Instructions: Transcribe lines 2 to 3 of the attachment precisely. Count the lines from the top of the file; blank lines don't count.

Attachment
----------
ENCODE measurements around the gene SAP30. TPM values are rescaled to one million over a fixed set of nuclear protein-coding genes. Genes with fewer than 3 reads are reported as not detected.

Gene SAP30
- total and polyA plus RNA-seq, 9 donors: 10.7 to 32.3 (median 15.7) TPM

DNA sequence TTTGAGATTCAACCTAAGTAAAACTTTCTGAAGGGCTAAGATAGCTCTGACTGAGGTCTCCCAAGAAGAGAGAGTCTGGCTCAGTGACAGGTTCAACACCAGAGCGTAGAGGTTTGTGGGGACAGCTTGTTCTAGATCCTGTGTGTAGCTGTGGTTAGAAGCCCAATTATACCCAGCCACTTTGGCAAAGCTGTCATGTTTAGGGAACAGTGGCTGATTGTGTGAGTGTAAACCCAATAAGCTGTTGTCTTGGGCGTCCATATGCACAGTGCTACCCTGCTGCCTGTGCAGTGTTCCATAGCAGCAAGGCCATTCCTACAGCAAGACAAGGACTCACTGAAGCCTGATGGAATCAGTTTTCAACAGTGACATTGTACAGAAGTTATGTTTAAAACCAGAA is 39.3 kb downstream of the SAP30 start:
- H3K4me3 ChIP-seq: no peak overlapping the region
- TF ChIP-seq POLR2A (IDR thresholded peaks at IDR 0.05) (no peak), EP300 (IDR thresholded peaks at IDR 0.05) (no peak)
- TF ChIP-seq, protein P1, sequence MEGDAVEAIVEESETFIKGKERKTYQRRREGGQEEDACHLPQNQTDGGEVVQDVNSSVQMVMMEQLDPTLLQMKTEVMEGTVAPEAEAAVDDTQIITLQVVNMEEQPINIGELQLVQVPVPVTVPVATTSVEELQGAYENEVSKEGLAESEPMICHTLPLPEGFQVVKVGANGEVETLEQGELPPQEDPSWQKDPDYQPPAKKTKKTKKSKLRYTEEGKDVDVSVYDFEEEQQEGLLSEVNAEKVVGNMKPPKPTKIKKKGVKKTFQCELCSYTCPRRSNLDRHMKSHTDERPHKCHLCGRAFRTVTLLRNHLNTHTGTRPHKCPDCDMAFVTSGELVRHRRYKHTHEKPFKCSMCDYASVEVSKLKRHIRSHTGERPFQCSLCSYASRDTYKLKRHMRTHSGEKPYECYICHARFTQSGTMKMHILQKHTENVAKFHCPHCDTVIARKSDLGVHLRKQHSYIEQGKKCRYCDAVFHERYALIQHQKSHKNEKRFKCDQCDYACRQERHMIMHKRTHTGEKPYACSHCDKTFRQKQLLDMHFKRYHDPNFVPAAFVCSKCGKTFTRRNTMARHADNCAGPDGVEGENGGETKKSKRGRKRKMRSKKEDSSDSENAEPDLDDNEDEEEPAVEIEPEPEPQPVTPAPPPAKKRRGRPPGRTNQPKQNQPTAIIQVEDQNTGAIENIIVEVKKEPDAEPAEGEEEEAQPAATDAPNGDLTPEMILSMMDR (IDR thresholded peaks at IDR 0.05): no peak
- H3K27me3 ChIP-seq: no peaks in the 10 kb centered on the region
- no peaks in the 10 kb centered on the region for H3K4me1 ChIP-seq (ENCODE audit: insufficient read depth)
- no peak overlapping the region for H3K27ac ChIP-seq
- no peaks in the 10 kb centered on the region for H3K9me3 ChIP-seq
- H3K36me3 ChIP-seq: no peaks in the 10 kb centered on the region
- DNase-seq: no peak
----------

Gene SAP30
- total and polyA plus RNA-seq, 9 donors: 10.7 to 32.3 (median 15.7) TPM